Braille Monitor                          October 2019

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Global Leadership, Responsibility and Technology: Accessibility as a Core Value at Microsoft

by Brad Smith

Brad SmithFrom the Editor: Brad Smith is the president of Microsoft. What he says and does has a significant effect on what a major contender in the field of technology will do. What his company does will help set the tone in an industry in which Microsoft is a major player. Here is what he said about technology built in service to people:

Thank you, Mark. The first thing I want to say is that as president of Microsoft on behalf of the team from Microsoft that is here with me in this room, and more importantly on behalf of the 140,000 people who work in our company across this country and around the world, we are honored to be with you today. Thank you for making room for us. [applause]

As you might expect, I want to say a little bit about technology. Technology is transforming our world. It is changing our future, but I want to talk about technology perhaps from a bit of an unexpected vantage point. I think the best way to understand what technology can do for the future is to learn from the past, and the best way to think about the importance of technology is not to focus on technology first but to think first about people.

When you think about the places that bring people together, the great intersections of the world, Las Vegas is one of them. It’s a little bit of Hollywood, it’s a little bit of Disneyland, it’s a little bit confusing, but it’s downright entertaining. I want to start with another great intersection. Just east of Paris there is a site that attracts 10 million people every year. It’s called Disneyland Paris. If you were to go, you would feel that you were in California or perhaps Orlando where the NFB has often met. But as good as Disneyland is, it’s not the best site in the region. If people would only go a few miles farther east, they would travel through gentle hills, amidst orchards and small vineyards, to a small town, a town of less than three thousand inhabitants. I’ve been there. The town is called Coupvray. As you travel through this town, you come to the end of a small street where there is a small house that is now a museum. It is a house that has stood for more than 200 years. In fact two centuries ago there was a man who lived and worked there. He built the technology products of his day, which happened to be harnesses for horses and carriages. He was a master craftsman. His name was Simon René Braille. As many of you may know, there came a day in 1812 when his three-year-old son went to Simon René’s workshop and pulled out a sharp tool to do what he had seen his father do, use it to cut a piece of leather. But there was an accident that day that changed his life. But because he was a person of unbelievable potential and ability, that young boy, that young man named Louis Braille took what happened in his life and changed the world. [applause]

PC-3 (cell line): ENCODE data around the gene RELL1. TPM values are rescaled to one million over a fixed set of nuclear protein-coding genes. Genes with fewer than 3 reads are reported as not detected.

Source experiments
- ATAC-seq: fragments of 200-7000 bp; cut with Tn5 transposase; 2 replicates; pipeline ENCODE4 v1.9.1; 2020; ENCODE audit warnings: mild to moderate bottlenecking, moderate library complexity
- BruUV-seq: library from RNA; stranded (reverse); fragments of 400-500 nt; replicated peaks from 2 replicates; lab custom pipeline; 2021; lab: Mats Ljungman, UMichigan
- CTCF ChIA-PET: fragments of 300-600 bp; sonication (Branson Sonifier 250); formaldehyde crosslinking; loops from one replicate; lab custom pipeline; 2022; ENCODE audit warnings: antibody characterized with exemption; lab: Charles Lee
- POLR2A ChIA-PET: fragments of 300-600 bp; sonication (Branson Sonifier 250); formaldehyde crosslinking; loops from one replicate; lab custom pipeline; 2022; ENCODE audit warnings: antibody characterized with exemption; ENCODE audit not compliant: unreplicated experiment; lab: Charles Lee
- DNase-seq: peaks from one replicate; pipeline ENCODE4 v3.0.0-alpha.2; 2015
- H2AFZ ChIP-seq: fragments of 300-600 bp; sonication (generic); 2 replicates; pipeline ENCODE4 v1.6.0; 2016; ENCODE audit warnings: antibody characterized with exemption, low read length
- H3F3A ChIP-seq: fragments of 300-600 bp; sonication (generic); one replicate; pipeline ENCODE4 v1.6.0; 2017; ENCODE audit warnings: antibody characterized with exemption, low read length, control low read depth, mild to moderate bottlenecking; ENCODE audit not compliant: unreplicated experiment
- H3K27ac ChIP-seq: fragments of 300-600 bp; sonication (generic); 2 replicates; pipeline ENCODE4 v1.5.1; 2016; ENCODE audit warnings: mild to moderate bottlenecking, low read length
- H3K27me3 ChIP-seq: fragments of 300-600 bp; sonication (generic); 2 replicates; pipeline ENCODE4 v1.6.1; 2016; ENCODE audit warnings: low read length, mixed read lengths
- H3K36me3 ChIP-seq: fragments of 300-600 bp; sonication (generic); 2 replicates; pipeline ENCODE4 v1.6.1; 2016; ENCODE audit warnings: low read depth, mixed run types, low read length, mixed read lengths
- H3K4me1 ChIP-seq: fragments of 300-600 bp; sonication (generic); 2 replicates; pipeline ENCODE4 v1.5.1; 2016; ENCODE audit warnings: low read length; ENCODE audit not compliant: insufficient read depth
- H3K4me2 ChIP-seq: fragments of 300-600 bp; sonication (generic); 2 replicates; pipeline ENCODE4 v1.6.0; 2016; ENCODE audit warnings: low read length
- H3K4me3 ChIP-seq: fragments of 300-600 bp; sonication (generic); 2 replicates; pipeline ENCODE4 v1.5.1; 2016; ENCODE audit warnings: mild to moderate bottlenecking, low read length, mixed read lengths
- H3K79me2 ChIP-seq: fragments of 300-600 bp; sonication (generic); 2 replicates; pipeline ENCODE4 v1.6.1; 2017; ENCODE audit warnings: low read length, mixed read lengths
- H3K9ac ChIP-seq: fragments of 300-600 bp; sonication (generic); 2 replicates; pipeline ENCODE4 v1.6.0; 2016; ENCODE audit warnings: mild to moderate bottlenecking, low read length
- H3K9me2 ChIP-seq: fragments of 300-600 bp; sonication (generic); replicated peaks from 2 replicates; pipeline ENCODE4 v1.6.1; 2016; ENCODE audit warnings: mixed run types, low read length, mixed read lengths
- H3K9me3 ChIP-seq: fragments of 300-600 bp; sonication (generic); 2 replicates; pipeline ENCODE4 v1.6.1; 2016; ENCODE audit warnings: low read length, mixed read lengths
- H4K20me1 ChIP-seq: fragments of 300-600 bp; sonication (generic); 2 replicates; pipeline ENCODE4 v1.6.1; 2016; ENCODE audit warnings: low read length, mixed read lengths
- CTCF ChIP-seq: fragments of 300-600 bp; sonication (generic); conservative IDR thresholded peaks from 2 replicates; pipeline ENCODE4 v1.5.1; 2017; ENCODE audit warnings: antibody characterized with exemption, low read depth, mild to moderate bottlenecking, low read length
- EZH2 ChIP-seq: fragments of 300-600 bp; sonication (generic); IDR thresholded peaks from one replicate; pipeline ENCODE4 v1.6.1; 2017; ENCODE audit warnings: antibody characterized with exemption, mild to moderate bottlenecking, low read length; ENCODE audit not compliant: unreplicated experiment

By the time he was six years old he was in a local school, and by the time he was ten he was the best student in the class. He was such a promising young boy that his father took him on a trip to Paris. They went to Paris where Louis enrolled in what was then known as the Royal Institute for Blind Youth. It was not a very nice building. It was run down, it was dark, it was damp, it was poorly ventilated, and if you think that was bad, the food was even worse.

But just two years later this young promising student had the opportunity to learn from a new director of the Royal Institute, a reformer if you will. He came in, and he saw the potential in his young students. He not only improved the school; he took the students across Paris. He would take groups of a dozen blind students who were holding a rope and led by a sighted teacher. They would go to the Royal Botanical Gardens, and they would be given an opportunity to learn from everything that Paris had to offer. He brought in other people who could teach the students about new opportunities in the world. One was a gentleman named Charles Barbier from the French military. He had developed a new code that French soldiers were using to communicate in darkness at night. The most amazing thing was that it was a thirteen-year-old, Louis Braille, who said that that code could be taken and turned into something even better. It took Louis two years to perfect what we now know as the Braille language. As you all know, it created opportunities for people around the world. It is a story about a person, but it’s also in my view a story about technology. Because that is what the Braille language in many ways was: it was a leap forward in technology, and it was a leap forward that in so many ways illustrated what is to this day, two centuries later, perhaps one of the most fundamental tenets that goes into creating better technology with every type of disability in the world. It is encapsulated in a saying: nothing for us without us. That is what Louis Braille showed. [applause]